March for Science pins were selling three for $10 as activists gathered in support of ‘fact-based governance’ by the edge of Boston Harbor on Saturday.
“We said we’d be back every year until our demands were met,” shouted Graciela Mohamedi, a physics teacher at Rockland High School, who spoke before the crowd of a few hundred people whose demands, they agreed, had not yet been met.
Nearly a year since thousands rallied in the city on Earth Day, the group took to Christopher Columbus Waterfront Park in support of local climate initiatives. Dubbed “Science Strikes Back,” the rally was one of 175 worldwide, according to organizers.
Craig Altemose, executive director of the Better Future Project, said this year’s rally, ahead of next Sunday’s Earth Day, was intended to be more locally focused, instead of the Trump-opposition that charged last year’s gathering.
“This is very much about engaging volunteers” and supporting legislation, including a bill currently moving through the state Senate, he said in a phone interview.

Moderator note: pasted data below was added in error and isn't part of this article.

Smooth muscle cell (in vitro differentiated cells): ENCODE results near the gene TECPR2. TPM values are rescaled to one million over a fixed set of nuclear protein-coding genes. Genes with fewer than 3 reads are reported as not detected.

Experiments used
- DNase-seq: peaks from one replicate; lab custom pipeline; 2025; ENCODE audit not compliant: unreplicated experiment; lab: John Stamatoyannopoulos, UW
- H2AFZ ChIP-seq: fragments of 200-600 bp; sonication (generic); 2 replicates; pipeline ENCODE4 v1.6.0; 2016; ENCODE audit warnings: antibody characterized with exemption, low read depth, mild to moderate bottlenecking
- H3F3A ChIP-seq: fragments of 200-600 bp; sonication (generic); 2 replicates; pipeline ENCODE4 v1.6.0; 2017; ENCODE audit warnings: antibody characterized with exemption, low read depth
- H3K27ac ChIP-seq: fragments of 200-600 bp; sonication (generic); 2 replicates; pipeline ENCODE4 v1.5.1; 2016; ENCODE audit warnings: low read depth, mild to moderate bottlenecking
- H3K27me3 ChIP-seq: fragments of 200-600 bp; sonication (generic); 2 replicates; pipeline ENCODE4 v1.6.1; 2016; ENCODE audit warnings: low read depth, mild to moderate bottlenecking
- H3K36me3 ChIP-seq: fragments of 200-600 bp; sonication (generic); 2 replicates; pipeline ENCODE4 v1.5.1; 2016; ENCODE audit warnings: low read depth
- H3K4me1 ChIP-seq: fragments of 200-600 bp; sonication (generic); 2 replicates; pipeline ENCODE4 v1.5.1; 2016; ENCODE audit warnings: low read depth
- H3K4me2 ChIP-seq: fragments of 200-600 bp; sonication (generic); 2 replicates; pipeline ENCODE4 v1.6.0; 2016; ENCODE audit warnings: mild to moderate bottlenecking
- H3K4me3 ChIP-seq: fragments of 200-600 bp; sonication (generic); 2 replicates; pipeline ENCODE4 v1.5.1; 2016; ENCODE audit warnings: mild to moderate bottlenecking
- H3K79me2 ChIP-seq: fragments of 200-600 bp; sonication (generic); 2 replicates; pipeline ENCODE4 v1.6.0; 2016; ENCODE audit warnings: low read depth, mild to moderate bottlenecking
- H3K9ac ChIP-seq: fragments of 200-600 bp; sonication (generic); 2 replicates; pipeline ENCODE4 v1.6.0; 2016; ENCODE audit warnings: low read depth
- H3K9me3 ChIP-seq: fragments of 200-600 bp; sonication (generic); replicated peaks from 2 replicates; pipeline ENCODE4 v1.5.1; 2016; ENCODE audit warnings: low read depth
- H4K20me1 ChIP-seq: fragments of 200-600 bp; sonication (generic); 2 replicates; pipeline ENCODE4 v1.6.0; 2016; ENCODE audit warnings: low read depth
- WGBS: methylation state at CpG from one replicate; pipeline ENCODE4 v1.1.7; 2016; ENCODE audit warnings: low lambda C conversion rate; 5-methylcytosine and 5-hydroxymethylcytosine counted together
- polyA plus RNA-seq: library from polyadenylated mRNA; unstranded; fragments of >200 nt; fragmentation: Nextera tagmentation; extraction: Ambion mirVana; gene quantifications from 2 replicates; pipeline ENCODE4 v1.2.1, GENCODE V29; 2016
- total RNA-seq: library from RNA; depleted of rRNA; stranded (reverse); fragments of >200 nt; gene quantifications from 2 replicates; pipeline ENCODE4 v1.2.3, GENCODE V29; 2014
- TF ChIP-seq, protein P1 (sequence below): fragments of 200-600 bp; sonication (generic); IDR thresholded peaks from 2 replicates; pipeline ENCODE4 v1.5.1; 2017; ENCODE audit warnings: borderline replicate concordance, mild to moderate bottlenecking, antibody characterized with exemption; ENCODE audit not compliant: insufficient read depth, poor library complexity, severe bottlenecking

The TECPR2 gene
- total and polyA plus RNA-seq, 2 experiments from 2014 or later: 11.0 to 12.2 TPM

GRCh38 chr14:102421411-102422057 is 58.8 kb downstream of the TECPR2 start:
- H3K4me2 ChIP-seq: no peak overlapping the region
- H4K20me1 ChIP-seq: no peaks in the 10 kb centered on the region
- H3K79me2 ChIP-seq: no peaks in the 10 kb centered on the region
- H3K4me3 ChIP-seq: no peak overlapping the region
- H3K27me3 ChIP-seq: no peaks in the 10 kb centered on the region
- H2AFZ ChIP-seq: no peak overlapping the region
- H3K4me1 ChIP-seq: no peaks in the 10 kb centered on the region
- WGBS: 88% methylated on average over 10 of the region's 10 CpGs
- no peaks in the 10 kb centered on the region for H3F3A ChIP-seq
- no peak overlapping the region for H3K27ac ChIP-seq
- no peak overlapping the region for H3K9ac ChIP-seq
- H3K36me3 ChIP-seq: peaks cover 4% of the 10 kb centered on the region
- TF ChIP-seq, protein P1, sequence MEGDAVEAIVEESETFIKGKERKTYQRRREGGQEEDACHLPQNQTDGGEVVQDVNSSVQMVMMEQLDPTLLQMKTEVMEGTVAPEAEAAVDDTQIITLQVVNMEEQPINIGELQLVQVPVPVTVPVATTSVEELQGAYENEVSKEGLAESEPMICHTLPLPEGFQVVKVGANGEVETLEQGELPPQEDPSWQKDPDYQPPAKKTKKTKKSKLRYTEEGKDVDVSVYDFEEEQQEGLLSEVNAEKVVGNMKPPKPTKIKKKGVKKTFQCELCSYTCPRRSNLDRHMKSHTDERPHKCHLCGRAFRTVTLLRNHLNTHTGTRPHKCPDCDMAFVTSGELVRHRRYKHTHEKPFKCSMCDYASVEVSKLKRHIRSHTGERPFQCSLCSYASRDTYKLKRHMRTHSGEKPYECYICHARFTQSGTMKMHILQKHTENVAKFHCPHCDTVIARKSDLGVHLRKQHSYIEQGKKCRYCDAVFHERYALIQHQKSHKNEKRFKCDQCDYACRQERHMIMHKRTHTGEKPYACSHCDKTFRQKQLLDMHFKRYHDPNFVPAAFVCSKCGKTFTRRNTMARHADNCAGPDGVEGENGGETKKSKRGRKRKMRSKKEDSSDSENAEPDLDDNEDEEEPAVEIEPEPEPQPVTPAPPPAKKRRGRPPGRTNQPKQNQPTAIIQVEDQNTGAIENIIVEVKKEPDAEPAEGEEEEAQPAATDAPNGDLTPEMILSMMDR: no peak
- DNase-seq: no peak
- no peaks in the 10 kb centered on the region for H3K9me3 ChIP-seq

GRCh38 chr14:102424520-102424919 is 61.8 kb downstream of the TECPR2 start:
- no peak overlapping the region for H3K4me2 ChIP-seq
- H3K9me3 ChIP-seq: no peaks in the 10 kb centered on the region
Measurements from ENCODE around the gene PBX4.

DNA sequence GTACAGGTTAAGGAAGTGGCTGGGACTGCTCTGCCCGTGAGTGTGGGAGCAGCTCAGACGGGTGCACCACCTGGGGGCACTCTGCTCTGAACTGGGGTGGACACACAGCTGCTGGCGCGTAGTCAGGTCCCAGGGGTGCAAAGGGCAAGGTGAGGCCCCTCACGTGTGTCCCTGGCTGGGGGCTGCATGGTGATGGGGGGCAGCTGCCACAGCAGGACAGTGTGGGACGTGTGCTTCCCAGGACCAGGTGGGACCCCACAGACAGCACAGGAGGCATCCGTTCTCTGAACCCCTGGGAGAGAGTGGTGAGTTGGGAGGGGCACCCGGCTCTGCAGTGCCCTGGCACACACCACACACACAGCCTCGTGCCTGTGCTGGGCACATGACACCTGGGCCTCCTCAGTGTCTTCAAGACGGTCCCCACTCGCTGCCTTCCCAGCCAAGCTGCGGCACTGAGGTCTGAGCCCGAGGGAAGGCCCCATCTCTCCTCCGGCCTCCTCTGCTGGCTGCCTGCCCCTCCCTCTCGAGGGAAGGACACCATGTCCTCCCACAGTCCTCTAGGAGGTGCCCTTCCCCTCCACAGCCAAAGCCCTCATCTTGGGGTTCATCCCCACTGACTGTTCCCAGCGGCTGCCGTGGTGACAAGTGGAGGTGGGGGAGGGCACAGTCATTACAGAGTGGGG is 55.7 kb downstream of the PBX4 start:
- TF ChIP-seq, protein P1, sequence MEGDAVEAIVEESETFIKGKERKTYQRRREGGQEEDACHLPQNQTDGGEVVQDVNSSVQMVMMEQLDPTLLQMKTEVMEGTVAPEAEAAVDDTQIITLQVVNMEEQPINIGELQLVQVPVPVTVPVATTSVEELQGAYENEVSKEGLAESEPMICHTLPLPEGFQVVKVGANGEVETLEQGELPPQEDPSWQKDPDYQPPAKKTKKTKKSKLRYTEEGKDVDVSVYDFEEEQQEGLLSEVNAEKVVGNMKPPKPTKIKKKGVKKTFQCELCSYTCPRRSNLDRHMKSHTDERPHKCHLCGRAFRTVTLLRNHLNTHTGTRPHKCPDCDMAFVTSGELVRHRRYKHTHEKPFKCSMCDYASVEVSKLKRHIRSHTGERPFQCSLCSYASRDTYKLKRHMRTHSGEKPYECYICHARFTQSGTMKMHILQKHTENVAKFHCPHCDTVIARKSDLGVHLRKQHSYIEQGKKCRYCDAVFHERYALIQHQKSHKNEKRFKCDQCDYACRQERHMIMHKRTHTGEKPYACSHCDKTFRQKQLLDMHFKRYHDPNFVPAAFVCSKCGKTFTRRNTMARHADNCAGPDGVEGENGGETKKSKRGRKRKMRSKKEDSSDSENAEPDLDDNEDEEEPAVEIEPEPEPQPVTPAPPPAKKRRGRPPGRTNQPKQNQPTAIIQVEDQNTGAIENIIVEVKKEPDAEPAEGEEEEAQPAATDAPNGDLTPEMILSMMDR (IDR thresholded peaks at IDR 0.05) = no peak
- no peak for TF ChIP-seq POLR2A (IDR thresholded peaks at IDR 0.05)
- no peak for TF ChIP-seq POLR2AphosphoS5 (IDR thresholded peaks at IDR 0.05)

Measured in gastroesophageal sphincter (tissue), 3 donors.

State Senator Marc Pacheco took the stage to stump for the bill he said would help the Bay State meet its sustainability goals.
The Act to Promote a Clean Energy Future, which Pacheco said has advanced to the Ways and Means Committee, will put Massachusetts on par with other states including New York, New Jersey, and California in limiting dependence on fossil fuels.
“Red Sox Nation, let’s stand up and lead again,” he said from the podium.
But for other attendees, the legislative specifics were less important than getting scientists and other researchers involved to drive policy.
“We’re seeing more and more scientists stepping out of the lab,” said Shreya Durvasula, an outreach coordinator with the Union of Concerned Scientists, which was founded at MIT.
“I think they’ve always had the responsibility” to be advocates, she said, “but now they are seeing the consequences of staying on the sidelines.”
That hits home for Jim Mulloy, a rally organizer who was working full time as a leukemia researcher at Cincinnati Children’s Hospital when he decided to become a climate activist on the North Shore.
Years ago, he watched Al Gore’s film and bought a Prius, he said in a phone interview. But looking at climate data in 2012 changed his life, he said.
“We are taught that fear is not a motivating factor, but, you know, it’s what motivated me that the future is in trouble.”
He cut back on his research, taking an adjunct position to be able to spend most of his time as an advocate for climate change issues.
“I’m not thrilled to have to be giving up everything I’ve been working for my whole life to wake people up.”
But, he said, “we need to defend science.”